Robotic surgery brings benefits to lung transplant procedures

The first-time procedure at Cedars-Sinai uses minimally invasive approaches, 3-D visualization and helps improve patient recovery.

Robotic surgery, utilizing three-dimensional imaging technology, is now able to give surgeons more precise capabilities in transplant surgery.

Most recently, cardiothoracic surgeons were able to use the technology to perform a minimally invasive lung transplant at Cedars-Sinai in its Smidt Heart Institute. The Los Angeles-based healthcare organization also operates the Comprehensive Transplant Center, and together completed 573 solid organ transplants in 2021.

This use of robotic surgery shows new promise in transplant surgeries, expanding the ability to use precise surgical techniques and less invasive surgical procedures that have the potential to improve patient outcomes, save money and facilitate procedures.

The robotic procedure is especially relevant because the COVID-19 pandemic has resulted in a surge in lung transplantations as a outgrowth of irreversible lung damage caused by the virus. An analysis by the Smidt Heart Institute showed that 7 percent of the 3,000 lung transplants that occurred between Aug. 1, 2020, and Sept. 30, 2021, were related to coronavirus infections.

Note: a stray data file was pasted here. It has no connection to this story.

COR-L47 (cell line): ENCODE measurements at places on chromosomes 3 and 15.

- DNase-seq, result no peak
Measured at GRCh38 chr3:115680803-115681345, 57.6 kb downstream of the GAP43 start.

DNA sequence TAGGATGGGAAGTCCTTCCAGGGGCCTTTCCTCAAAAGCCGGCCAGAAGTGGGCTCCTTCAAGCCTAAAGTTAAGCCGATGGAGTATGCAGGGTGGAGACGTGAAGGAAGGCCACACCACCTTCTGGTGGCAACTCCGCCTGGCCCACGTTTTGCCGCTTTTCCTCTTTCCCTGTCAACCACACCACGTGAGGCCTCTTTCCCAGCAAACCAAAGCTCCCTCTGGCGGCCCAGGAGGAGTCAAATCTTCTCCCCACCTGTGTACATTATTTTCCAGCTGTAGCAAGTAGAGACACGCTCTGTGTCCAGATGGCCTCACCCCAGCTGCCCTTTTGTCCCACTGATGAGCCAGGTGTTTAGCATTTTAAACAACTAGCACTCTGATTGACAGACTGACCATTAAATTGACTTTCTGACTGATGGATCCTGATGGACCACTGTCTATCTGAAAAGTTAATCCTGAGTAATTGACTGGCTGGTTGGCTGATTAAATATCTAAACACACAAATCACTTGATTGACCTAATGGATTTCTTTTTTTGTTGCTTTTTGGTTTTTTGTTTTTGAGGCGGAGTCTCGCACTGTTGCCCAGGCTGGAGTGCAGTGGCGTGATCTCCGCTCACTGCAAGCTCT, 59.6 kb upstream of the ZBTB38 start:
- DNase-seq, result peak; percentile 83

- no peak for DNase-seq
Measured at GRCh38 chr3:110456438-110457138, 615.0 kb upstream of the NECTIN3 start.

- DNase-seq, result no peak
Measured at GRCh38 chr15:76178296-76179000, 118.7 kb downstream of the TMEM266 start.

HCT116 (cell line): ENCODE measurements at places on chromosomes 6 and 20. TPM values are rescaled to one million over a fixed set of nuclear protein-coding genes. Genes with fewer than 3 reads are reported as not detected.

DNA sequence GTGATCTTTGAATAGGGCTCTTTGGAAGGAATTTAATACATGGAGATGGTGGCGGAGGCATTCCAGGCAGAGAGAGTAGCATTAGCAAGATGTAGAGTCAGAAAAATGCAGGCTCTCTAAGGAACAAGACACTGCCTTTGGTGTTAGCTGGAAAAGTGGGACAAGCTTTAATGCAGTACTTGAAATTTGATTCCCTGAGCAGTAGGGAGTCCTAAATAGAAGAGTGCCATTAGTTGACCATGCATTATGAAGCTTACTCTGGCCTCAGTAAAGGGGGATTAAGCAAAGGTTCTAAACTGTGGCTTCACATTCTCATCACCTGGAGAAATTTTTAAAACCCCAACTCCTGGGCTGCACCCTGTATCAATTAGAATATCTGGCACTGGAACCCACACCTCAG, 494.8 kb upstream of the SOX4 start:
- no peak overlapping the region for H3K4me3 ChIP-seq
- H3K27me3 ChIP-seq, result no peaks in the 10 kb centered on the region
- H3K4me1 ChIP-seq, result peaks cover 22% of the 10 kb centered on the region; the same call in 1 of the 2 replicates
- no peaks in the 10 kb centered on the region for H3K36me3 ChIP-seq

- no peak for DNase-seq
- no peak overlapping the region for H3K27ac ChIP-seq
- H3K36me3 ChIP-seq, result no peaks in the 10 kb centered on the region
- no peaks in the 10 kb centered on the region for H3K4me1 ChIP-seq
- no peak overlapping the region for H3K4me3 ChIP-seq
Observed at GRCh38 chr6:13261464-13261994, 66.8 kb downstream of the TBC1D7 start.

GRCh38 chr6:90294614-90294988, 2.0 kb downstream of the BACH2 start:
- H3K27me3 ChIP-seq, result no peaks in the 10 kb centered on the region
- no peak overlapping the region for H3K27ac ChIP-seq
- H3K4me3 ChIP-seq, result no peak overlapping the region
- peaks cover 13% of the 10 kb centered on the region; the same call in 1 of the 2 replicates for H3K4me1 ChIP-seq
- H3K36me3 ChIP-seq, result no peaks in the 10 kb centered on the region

The recent robotic-assisted lung transplant was performed to replace the right lung of a 69-year-old California man.

The procedure builds on the institute’s development of minimally invasive techniques for lung transplants. Teams at Smidt have developed approaches that use smaller incisions for lung transplants, with some incisions that are “no bigger than the short side of a driver’s license,” said Dominic Emerson, MD, the lead surgeon and associate surgical director of heart transplant and mechanical circulatory support.

As a result, transplants at Smidt now require small incisions between By contrast, typical lung transplants usually require the creation of a “clamshell” incision that involves cutting apart the breastbone.

In the robotic procedure, surgeons used the device to enter the body through two small holes on the side of the body. These portholes serve an additional function, as they’re used during lung transplant surgeries to place chest drains when a procedure is completed.

“With the robotic surgery, we still make the same incisions we make for our minimally invasive technique,” said Pedro Catarino, MD, director of aortic surgery. “The difference is that instead of a surgeon placing their hands in the incision between the ribs to complete the surgery, the robotic device enters via the portholes.”

The robotic arms provide extra movement and manipulation during the procedure. “The less movement inside a patient’s body, the less pain there will be post-surgery and the faster recovery times will be,” Catarino added. The three-dimensional visualization also is a benefit to surgeons using robotic surgery during transplants.

“You can see the airway and blood vessels in ways that are unparalled. The high-definition, 3-D technology showcases details you would never see normally,” Emerson explained.

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